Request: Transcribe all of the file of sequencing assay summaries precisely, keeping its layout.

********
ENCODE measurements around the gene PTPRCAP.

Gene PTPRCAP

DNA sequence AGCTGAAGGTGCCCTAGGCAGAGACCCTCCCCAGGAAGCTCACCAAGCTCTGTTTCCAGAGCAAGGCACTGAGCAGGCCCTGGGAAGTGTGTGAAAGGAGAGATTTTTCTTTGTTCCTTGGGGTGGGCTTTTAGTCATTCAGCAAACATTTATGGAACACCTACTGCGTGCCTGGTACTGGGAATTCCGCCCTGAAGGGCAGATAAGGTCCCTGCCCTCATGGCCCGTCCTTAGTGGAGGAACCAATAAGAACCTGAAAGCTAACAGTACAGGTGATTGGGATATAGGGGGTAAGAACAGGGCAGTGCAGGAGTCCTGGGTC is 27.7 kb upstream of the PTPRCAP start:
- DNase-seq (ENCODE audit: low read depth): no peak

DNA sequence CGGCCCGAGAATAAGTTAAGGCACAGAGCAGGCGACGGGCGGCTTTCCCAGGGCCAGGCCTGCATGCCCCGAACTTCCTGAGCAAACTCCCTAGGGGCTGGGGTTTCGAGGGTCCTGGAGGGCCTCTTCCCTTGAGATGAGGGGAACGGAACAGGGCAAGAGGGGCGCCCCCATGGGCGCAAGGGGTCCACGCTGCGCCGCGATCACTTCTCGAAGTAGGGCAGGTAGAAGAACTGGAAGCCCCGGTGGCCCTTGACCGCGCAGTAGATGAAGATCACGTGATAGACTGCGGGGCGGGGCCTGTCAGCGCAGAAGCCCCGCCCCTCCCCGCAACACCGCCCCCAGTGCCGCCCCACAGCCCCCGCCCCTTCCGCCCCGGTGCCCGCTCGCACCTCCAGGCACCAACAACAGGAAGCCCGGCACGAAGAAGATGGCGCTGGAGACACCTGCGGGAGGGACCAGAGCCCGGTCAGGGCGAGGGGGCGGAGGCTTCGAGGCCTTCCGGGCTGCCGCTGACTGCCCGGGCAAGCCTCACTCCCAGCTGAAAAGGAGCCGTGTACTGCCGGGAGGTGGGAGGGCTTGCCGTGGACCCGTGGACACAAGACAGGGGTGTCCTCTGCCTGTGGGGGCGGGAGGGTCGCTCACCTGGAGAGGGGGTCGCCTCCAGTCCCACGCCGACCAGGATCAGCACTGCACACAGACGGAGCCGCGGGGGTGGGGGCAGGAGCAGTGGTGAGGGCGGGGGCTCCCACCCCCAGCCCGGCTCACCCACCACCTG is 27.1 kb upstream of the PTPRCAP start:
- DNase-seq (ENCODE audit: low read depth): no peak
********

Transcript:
ENCODE measurements around the gene PTPRCAP.

Gene PTPRCAP

DNA sequence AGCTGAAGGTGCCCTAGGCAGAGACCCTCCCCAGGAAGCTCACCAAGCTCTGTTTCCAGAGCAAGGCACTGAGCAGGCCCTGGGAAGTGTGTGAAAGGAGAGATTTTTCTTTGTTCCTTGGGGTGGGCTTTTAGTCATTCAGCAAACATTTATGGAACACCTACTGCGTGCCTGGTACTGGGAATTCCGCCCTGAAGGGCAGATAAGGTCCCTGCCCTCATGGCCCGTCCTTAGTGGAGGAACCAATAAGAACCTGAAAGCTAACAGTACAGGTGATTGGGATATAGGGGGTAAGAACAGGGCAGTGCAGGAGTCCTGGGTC is 27.7 kb upstream of the PTPRCAP start:
- DNase-seq (ENCODE audit: low read depth): no peak

DNA sequence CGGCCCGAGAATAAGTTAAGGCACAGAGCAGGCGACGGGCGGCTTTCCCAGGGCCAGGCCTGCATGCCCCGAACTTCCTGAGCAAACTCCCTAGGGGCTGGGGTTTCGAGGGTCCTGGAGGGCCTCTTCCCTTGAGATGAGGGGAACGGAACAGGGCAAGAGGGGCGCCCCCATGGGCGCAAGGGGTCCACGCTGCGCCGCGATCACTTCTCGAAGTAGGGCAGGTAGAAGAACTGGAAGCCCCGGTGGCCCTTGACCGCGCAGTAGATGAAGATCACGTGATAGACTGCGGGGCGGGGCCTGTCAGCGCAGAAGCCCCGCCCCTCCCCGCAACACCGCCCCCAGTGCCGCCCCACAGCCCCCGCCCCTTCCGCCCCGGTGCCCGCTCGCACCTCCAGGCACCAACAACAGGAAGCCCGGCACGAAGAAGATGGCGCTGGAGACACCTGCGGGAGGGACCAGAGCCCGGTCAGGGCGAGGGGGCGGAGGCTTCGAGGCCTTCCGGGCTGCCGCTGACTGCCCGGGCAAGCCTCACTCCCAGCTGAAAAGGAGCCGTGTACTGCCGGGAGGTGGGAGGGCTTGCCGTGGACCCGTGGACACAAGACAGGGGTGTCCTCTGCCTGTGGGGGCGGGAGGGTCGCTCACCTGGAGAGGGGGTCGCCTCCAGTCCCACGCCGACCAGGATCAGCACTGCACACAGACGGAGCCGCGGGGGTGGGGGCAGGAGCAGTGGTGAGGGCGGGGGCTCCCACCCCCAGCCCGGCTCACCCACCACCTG is 27.1 kb upstream of the PTPRCAP start:
- DNase-seq (ENCODE audit: low read depth): no peak